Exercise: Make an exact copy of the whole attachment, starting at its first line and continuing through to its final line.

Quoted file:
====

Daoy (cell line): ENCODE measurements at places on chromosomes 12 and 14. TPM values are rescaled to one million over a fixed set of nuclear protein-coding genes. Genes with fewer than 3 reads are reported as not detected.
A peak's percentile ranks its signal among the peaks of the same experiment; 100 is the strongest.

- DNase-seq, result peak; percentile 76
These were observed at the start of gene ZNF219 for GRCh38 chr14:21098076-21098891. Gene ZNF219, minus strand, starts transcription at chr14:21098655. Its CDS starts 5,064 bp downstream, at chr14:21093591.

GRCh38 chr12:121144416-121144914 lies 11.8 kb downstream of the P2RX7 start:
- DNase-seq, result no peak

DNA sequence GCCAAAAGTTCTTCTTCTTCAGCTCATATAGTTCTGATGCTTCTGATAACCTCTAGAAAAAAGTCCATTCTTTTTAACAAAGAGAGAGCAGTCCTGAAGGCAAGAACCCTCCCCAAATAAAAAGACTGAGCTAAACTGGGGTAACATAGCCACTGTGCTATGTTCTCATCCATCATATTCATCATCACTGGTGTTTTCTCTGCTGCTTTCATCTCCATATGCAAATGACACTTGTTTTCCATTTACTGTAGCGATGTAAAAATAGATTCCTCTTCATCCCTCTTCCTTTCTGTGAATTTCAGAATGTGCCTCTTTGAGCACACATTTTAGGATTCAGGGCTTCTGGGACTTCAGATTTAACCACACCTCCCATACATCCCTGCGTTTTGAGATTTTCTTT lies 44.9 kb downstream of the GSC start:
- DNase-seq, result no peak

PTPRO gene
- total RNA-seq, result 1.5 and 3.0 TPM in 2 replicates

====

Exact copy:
Daoy (cell line): ENCODE measurements at places on chromosomes 12 and 14. TPM values are rescaled to one million over a fixed set of nuclear protein-coding genes. Genes with fewer than 3 reads are reported as not detected.
A peak's percentile ranks its signal among the peaks of the same experiment; 100 is the strongest.

- DNase-seq, result peak; percentile 76
These were observed at the start of gene ZNF219 for GRCh38 chr14:21098076-21098891. Gene ZNF219, minus strand, starts transcription at chr14:21098655. Its CDS starts 5,064 bp downstream, at chr14:21093591.

GRCh38 chr12:121144416-121144914 lies 11.8 kb downstream of the P2RX7 start:
- DNase-seq, result no peak

DNA sequence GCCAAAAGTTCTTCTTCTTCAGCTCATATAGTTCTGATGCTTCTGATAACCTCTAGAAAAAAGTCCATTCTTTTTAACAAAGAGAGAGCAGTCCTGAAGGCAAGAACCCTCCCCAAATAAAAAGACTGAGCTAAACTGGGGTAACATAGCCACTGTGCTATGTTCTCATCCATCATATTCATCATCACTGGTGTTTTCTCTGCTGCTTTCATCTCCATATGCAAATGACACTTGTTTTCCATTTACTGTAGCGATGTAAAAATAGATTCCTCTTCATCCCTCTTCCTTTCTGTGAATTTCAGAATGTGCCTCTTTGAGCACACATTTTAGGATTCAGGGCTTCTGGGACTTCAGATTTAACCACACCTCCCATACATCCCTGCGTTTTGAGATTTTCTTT lies 44.9 kb downstream of the GSC start:
- DNase-seq, result no peak

PTPRO gene
- total RNA-seq, result 1.5 and 3.0 TPM in 2 replicates